Church Website Mistakes
... common design mistakes
The most frequently made mistakes in the design of church websites are given here. Don't repeat them on your site... please!
1. Starting with the church building
Many church websites begin the homepage with a history of the church building. This approach shows the webmaster has forgotten that the Church is the people, not the building. So don't begin the website with "St Hilda's was built from local stock red brick in 1908".
In fact, unless your church building is a significant attraction to visitors, such as Canterbury Cathedral, there is probably little reason to have much, if any, historical information about it on the website. If there is something that you want to include, move it into a "Church Building" section. You may wish to include a picture of your church building on your site to help visitors recognise that they have come to the right place. Exceptions are where your church building provides facilities to the community - in which case you may wish to include information about these and rental costs etc.
2. Incomprehensible statement of belief
If your denomination or network has a 'Statement of Faith' or 'Doctrinal Basis' then you may be tempted to include it on your website. However, these documents are rarely written with non-churchgoers in mind, and are unlikely to help many of your visitors find out what the church believes.
A better way is to create a "What we believe" page which contains a simple explanation, avoiding Christian jargon, of what it means to be a Christian. Then, if you still want to include a more formal statement of belief, simply provide a link to the relevant page on your denomination's website.
3. Out of date content
It is a good idea to include news of forthcoming events and service details. But it isn't sensible to keep displaying this on the website after the date has past. Keeping your website up-to-date is truly easy with Church123.
4. Special effects
Some 'cool' features of websites, such as day-glow flashing text, 'hilarious' whizzy animations or innovative menu systems, are just irritating. It has been shown that most visitors ignore all these special effects, and will leave your site if they can't find what they want quickly.
5. Long download times
Websites filled with graphics may look appealing when you view them on your own computer, but when users access them they can take ages to download. Although more and more people are getting fast (broadband) Internet connections many people still use slow modems. Remember, most people won't hang around on a slow website.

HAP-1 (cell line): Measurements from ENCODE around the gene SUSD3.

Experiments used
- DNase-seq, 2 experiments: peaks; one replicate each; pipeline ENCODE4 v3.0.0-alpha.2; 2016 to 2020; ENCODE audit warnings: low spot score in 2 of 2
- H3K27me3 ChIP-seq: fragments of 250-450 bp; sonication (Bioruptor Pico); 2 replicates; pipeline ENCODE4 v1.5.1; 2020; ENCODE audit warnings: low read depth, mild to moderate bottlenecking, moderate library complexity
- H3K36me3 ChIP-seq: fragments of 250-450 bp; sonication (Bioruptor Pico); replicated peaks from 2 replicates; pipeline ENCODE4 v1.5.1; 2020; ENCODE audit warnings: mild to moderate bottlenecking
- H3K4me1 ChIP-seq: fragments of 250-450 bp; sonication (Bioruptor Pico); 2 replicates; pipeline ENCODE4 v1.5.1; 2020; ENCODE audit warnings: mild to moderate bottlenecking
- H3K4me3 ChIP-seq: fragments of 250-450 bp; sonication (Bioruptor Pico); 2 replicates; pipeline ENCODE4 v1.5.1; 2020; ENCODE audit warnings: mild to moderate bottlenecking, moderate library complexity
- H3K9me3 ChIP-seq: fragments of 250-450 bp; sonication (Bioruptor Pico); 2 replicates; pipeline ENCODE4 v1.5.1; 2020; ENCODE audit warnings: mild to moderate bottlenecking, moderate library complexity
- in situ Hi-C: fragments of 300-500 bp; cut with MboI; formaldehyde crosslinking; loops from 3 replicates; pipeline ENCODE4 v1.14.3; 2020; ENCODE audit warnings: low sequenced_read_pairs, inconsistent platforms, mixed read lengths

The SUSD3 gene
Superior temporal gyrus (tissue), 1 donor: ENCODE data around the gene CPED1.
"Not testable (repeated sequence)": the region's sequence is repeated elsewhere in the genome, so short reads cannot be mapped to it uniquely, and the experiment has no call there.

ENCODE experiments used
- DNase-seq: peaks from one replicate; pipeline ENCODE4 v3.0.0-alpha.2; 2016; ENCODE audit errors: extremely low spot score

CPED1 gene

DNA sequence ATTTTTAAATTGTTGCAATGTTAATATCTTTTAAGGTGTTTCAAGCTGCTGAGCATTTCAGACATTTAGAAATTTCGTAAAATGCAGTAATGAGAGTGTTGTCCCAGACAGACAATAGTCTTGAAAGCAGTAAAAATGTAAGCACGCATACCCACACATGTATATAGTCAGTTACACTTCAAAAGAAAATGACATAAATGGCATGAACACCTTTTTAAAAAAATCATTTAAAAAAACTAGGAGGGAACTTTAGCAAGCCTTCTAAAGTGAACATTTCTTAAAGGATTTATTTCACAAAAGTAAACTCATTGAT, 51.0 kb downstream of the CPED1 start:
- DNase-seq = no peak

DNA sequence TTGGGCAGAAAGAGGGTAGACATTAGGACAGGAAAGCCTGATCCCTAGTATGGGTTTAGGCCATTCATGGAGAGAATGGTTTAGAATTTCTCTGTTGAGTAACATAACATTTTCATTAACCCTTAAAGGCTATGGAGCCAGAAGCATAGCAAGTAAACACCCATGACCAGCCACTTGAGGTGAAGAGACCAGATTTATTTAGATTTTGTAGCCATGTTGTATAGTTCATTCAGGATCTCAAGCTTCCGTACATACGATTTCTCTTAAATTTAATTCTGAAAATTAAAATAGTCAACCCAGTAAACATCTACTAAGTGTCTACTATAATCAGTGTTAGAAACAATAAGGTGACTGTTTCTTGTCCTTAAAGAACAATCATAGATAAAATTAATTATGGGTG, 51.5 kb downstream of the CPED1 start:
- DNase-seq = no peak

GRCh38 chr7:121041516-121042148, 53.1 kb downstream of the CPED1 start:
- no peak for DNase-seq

So, if you want people to find out more about your church then make sure that the website runs quickly. The best way to do this is to avoid too many graphics. Photos are fine, and they help to show who you are, but if you have lots then place them on a special "pictures" page so that people can choose whether or not to view them.
The Church123 system automatically optimises images you include so they are appropriate for use on the Internet. If you are not using Church123 please learn about the different image formats, resizing and how to compress images before considering building a church website.
6. Ugly site design
There is a common misconception that a ‘techie computer person’ or someone with a degree in computer science is the ideal person to make a church website. This is so often far from the truth. Making a good website requires a range of skills including artistic design, communications and technical abilities. In truth few people have all these, which is why there are so many truly ugly church websites. If you don’t have someone with a flair for artistic design to work alongside your technical people then you may come unstuck. Ugly site design can be solved by using a template-driven site development system (as long as they have a good range of templates and one suitable for your church).
7. Homebrew navigation systems
For some reason technical people often think it would be really clever to do something no one else has ever done before. Once in a blue moon this new idea is fantastic, but more than likely the reason that it hasn’t been done is actually because it doesn’t work well.
Why make things complicated for your visitors by forcing them to work out how to use some unique menu system? A simple menu on the left hand side or along the top is standard. We strongly recommend sticking to this convention. Don’t make things difficult for your visitors, if they can’t quickly find what they are looking for it is likely they will leave your site.
Church123's templates automatically generate menus that are easy to navigate – they are also accessible to visitors using systems such as Braille readers (for the visually impaired).